Australia as a Good International Citizen: 1st Edition (Hardback) book cover

Australia as a Good International Citizen

1st Edition

By Alison Pert

Federation Press

288 pages

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Description

From time to time, politicians describe Australia as a “good international citizen”. But what does this mean, exactly? What constitutes good international citizenship? And does Australia really qualify as a good international citizen? This book attempts to answer these questions.

Very little has been written about good international citizenship. Most of the limited literature is by international relations scholars and practitioners and therefore naturally tends to focus on Australian foreign policy. Nobody has ventured a definition of the term, or even a list of qualities that a good international citizen should possess. This book therefore begins by proposing such a list, and identifies two particularly important elements: compliance with international law, and support for multilateralism.

Using these elements as a yardstick, Dr Pert then seeks to measure Australia’s good international citizenship throughout its post-Federation history. Account is given of the shenanigans of Billy Hughes at the 1919 peace conference in Versailles (not a great example of good international citizenship); the forgotten contribution to international economic and social cooperation of Stanley Bruce in the late 1930s; “Doc” Evatt’s astonishing performance at San Francisco in 1945, where the United Nations Charter was negotiated, and his personal influence on the form the new world organisation was to take; the almost dormant Menzies years; the Whitlam revolution and re-engagement with the world; and the Fraser reaction. The analysis continues with the Hawke/Keating, Howard, and Rudd/Gillard governments.

One of the main conclusions the book draws from this analysis is that states – whether Australia or others such as the archetypically “good” Scandinavian states – can be paragons of good international citizenship in one area (say, overseas aid) but the opposite in another (such as repulsion of asylum-seekers, or arms exports). Thus, it argues, “good international citizenship” is not a blanket term that can be applied to a state. Instead, a state can be a good international citizen in some areas, and quite the opposite in others. A full account of how Australia rates from this perspective is given from Federation to the demise of the second Rudd government in 2013.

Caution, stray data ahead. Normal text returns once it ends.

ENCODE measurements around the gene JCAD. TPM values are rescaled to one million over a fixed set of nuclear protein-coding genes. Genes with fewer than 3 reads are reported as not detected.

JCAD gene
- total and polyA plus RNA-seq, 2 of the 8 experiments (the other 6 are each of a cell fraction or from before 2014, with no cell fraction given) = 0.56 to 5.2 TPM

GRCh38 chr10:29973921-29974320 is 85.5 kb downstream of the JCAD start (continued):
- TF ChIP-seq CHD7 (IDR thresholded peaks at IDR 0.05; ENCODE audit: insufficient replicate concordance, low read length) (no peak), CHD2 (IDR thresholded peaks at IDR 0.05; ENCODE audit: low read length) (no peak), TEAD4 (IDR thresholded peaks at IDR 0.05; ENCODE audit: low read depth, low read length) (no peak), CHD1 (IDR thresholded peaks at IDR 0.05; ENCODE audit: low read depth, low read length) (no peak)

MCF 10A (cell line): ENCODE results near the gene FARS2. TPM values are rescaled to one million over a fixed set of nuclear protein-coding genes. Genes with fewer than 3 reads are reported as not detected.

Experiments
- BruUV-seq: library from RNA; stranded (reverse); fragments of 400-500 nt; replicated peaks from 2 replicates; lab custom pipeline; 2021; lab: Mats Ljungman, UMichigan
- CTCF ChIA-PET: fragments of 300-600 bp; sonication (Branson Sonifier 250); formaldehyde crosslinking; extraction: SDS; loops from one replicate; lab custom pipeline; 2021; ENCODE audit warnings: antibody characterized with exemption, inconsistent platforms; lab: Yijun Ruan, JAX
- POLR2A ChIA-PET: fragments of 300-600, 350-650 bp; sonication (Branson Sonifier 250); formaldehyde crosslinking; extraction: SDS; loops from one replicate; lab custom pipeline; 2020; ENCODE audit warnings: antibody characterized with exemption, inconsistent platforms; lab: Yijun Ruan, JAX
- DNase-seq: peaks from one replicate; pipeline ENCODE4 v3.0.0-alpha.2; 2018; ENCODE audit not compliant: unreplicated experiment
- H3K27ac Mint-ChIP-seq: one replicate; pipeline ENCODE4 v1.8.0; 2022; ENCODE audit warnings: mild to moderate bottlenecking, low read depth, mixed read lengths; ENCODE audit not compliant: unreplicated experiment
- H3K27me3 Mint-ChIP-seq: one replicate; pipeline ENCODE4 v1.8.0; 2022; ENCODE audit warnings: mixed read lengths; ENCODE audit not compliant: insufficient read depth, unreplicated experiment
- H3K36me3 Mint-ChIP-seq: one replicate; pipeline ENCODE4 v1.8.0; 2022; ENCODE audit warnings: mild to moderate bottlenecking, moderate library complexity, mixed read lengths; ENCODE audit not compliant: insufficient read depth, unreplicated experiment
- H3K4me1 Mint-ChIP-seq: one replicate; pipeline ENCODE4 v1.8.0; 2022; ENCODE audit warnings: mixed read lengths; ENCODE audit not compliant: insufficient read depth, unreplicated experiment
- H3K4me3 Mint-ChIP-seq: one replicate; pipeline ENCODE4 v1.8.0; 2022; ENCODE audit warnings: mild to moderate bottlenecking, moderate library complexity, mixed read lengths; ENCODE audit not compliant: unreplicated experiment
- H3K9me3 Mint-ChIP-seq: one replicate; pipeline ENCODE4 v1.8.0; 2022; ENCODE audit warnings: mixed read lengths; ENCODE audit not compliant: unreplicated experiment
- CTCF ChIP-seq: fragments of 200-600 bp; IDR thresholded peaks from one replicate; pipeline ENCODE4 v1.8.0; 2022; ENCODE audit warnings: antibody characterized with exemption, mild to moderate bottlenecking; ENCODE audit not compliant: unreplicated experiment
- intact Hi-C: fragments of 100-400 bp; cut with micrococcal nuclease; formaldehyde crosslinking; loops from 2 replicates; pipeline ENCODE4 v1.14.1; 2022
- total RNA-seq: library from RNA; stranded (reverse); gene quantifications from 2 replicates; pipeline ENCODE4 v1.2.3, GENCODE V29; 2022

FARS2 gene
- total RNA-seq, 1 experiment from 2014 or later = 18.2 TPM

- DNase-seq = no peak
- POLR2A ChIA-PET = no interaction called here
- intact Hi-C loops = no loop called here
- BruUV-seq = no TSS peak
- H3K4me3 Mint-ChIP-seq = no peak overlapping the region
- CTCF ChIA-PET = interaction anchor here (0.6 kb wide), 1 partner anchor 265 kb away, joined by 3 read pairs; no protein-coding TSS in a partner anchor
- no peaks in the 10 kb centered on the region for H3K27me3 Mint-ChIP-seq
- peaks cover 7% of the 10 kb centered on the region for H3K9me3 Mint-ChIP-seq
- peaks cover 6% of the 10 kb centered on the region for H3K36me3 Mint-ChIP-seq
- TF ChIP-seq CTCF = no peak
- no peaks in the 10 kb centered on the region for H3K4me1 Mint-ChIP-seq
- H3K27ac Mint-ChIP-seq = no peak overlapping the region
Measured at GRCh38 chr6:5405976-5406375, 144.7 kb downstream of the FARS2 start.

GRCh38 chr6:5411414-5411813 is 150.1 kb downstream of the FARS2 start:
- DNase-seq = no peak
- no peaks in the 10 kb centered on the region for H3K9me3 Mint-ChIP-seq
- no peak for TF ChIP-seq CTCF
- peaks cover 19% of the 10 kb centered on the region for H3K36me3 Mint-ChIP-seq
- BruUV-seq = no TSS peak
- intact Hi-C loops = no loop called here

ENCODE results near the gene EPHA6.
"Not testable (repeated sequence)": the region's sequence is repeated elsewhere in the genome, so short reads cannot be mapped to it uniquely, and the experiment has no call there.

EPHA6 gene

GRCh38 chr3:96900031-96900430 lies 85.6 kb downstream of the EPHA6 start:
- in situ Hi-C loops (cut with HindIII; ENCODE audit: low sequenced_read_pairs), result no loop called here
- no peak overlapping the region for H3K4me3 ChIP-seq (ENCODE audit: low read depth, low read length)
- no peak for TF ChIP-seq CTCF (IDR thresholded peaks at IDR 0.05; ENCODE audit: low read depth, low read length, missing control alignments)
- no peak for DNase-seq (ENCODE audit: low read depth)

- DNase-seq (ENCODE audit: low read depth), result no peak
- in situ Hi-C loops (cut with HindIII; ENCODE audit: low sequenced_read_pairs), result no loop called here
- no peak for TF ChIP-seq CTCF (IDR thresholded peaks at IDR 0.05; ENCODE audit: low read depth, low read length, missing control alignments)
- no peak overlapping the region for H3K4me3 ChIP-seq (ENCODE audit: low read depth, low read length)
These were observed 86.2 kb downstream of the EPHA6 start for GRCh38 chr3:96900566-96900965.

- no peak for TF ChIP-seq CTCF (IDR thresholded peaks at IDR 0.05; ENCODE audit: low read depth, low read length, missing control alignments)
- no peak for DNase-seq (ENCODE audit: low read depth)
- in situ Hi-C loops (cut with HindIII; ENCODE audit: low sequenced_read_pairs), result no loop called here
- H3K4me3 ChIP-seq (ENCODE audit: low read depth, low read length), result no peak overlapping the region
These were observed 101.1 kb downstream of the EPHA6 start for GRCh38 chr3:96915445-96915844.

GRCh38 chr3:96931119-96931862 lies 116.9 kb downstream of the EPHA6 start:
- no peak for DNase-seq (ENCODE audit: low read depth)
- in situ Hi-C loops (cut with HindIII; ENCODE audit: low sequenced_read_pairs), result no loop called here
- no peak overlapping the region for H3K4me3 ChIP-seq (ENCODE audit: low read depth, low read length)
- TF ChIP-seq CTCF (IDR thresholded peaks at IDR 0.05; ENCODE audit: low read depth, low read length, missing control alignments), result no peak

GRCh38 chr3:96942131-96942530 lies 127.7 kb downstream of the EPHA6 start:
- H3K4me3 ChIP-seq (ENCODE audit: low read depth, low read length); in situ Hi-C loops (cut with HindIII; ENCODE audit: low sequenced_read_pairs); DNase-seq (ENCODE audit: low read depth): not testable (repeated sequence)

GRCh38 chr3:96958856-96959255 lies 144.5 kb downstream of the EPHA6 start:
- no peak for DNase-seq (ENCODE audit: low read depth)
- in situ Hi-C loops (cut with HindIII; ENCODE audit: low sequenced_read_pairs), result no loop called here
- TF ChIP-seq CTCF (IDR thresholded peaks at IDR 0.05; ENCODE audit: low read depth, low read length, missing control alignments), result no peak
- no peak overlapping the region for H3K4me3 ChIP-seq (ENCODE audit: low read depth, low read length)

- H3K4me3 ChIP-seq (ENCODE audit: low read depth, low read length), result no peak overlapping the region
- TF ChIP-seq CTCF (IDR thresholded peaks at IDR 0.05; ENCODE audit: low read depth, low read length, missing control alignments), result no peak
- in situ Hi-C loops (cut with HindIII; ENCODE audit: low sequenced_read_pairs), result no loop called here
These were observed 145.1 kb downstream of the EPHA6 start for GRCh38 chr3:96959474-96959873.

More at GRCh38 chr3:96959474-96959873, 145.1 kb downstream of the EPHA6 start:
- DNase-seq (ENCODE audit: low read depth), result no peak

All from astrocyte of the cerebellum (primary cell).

Table of Contents

INTRODUCTION, CHAPTER 1: WHAT IS A "GOOD INTERNATIONAL CITIZEN"?, CHAPTER 2: FROM FEDERATION TO VERSAILLES 1901-1919, CHAPTER 3: 1919-1941, CHAPTER 4: 1941-1972, CHAPTER 5: WHITLAM AND FRASER 1972-1983, CHAPTER 6: THE HAWKE AND KEATING GOVERNMENTS 1983-1996, CHAPTER 7: THE HOWARD YEARS 1996-2007, CHAPTER 8: THE RUDD AND GILLARD GOVERNMENTS 2007-2013, CHAPTER 9: SUMMARY AND CONCLUSIONS

About the Author

Alison Pert has lectured at the University of Sydney in international law, with a special interest in international law on the use of force and international humanitarian law, since 2003. She qualified as a barrister in London after a pupillage with (now) Dame Rosalyn Higgins QC and has practised as a lawyer in government and the private sector in London, Papua New Guinea and Australia. She has represented Australia at international organisations including Unidroit and UNCITRAL, and in treaty negotiations. Her interests in the convergence of politics, international law and international relations led to her doctorate, awarded in 2010, on good international citizenship.

Subject Categories

BISAC Subject Codes/Headings:
POL000000
POLITICAL SCIENCE / General